The employer must keep the equipment training certification as specific as possible. The equipment safety training should answer two basic questions. The first, how can my employees that operate this equipment, or any other employees around the equipment, get hurt? And secondly, how will I prevent that from happening?

To answer the first question a company must perform a hazard analysis. A hazard analysis is a systematic approach to identifying worksite hazards that may cause accidents and/or injuries. Hazard analysis can be accomplished by several methods including; inspections, recordkeeping reviews, safety manual incorporation, personal interviews etc.)

Once the company defines the hazard the next step is to control or eliminate the hazard. For example, a hazard may be operating equipment at night (i.e. limited visibility). The control method for the hazard would be utilizing lighting on the equipment. Employers must focus safety priorities on hazard control before workers are subject to the hazard.

Equipment safety training (e.g. scissor lift safety training, backhoe safety training, forklift safety training etc.) should involve determining how to operate the equipment safely and avoiding accidents which is a form of hazard control. Safety manuals are a great source for this information. All equipment manufacturers provide operators manuals for each piece of equipment. In the manuals is safety requirements for operators. Good equipment safety training programs include equipment manuals for classroom review.

Equipment safety training programs must also address worksite hazards. Environmental issues like surface conditions, overhead exposures, hills, and weather conditions can cause significant hazards to equipment operators. Part of a good equipment safety program is making operators aware of worksite hazards. Inspections and alertness are legitimate ways to reduce the likelihood of an equipment accident due to worksite conditions.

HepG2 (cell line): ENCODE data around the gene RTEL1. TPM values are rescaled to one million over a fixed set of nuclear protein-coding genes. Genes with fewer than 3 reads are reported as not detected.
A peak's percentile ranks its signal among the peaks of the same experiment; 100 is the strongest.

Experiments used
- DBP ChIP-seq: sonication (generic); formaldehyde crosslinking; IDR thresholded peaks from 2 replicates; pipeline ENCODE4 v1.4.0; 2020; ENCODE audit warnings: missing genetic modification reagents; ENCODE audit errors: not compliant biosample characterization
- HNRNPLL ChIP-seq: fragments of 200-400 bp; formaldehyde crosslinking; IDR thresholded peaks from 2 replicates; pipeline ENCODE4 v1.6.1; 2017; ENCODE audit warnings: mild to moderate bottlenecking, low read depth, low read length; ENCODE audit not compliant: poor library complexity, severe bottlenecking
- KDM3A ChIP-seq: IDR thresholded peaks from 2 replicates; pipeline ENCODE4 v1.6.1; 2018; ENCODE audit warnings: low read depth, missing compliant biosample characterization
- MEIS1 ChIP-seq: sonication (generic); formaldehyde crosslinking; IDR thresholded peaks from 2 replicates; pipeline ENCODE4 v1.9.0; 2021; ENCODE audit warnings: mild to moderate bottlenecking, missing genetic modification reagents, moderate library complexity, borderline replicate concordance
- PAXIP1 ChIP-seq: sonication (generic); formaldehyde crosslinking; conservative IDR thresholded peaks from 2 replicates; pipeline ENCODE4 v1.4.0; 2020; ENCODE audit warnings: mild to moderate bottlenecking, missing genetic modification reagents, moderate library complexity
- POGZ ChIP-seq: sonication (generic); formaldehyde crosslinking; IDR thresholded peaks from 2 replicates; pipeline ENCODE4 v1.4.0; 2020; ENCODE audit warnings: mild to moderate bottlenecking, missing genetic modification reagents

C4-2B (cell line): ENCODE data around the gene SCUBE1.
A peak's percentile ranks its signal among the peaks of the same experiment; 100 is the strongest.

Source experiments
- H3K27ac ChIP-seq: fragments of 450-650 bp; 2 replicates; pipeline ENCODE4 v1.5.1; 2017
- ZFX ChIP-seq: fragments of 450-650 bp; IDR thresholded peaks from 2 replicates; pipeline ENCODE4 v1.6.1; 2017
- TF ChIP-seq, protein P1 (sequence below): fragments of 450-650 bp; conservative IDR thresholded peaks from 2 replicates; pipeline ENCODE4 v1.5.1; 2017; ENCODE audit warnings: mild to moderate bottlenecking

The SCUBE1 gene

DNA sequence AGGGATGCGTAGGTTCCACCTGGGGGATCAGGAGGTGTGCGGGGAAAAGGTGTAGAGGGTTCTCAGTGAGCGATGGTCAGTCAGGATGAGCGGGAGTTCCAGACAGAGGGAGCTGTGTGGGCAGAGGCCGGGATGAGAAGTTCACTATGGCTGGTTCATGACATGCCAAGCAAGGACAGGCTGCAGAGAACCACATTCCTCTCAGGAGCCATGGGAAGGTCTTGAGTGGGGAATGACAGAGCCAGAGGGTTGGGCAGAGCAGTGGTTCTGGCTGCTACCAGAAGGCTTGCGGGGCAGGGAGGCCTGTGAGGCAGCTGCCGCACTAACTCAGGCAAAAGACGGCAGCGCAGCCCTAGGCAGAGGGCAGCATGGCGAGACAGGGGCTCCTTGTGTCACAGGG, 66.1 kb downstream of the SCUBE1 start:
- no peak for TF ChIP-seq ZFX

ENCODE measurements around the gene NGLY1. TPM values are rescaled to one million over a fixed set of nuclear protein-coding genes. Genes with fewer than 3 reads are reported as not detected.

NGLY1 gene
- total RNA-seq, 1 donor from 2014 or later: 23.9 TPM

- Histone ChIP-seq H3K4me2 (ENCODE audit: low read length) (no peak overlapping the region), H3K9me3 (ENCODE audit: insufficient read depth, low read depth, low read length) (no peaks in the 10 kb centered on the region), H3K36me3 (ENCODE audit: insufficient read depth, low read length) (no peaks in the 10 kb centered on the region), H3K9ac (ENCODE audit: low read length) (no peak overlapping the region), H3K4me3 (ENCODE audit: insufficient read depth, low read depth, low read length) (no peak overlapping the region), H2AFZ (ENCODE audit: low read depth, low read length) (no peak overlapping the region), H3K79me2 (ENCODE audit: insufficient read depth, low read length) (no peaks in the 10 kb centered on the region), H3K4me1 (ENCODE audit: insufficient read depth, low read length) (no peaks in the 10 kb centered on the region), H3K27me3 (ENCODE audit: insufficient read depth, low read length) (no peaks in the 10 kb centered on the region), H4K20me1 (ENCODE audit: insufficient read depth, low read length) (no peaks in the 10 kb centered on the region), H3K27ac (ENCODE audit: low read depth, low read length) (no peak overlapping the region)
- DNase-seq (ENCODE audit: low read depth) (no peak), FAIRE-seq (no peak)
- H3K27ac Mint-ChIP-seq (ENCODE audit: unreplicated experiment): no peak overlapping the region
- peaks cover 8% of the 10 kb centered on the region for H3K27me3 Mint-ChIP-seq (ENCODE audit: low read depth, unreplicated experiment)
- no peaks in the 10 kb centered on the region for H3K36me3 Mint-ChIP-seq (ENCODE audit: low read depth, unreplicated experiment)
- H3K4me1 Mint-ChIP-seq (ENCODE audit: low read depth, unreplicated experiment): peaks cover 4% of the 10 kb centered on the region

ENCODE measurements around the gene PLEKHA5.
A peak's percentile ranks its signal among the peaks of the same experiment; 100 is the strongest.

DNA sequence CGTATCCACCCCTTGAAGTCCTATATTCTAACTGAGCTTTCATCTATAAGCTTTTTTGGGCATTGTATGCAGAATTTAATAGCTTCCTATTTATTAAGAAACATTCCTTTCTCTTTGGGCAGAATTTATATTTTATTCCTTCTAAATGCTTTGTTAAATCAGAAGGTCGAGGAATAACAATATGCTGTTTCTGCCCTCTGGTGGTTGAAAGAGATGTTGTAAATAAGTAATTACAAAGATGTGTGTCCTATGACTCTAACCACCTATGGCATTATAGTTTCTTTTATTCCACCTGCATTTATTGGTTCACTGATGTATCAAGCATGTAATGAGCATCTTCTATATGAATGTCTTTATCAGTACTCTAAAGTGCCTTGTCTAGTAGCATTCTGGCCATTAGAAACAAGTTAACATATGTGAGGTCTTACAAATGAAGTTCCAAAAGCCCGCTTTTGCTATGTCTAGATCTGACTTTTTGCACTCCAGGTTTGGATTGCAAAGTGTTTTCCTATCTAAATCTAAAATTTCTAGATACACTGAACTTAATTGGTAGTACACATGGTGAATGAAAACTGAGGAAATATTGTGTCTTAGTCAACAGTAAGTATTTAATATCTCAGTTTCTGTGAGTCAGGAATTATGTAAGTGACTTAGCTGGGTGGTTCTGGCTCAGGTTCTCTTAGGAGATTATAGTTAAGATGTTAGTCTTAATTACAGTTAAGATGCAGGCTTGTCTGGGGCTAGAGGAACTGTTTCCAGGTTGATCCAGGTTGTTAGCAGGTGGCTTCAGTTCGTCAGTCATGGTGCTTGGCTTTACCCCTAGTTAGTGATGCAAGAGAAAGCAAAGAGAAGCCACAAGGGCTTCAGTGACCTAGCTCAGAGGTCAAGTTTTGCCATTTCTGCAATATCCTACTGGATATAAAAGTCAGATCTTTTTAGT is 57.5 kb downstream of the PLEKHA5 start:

Training should be hands-on and simulate the job as closely as possible. Trainers can use instructional aids such as charts, manuals, PowerPoint presentations, and films. Trainers can also include role-playing, live demonstrations, and round-table group discussions to stimulate employee participation. Trainers should provide employees with an overview of the material to be learned and relate the training to the employees' experiences. Employers should also reinforce what the employees have learned by summarizing the program's objectives and key points of training. At the beginning of the training program, the trainer should show the employees why the material is important and relevant to their jobs.

Overall, equipment safety training programs are most efficient when they are company-specific and address all potential hazards. No two programs should be the same. When developing a safety program for your company’s equipment operators, keep in mind the program objective. Accidents and injuries must be controlled. The best safety programs include information from a variety of sources that meet or exceed your accident prevention goals.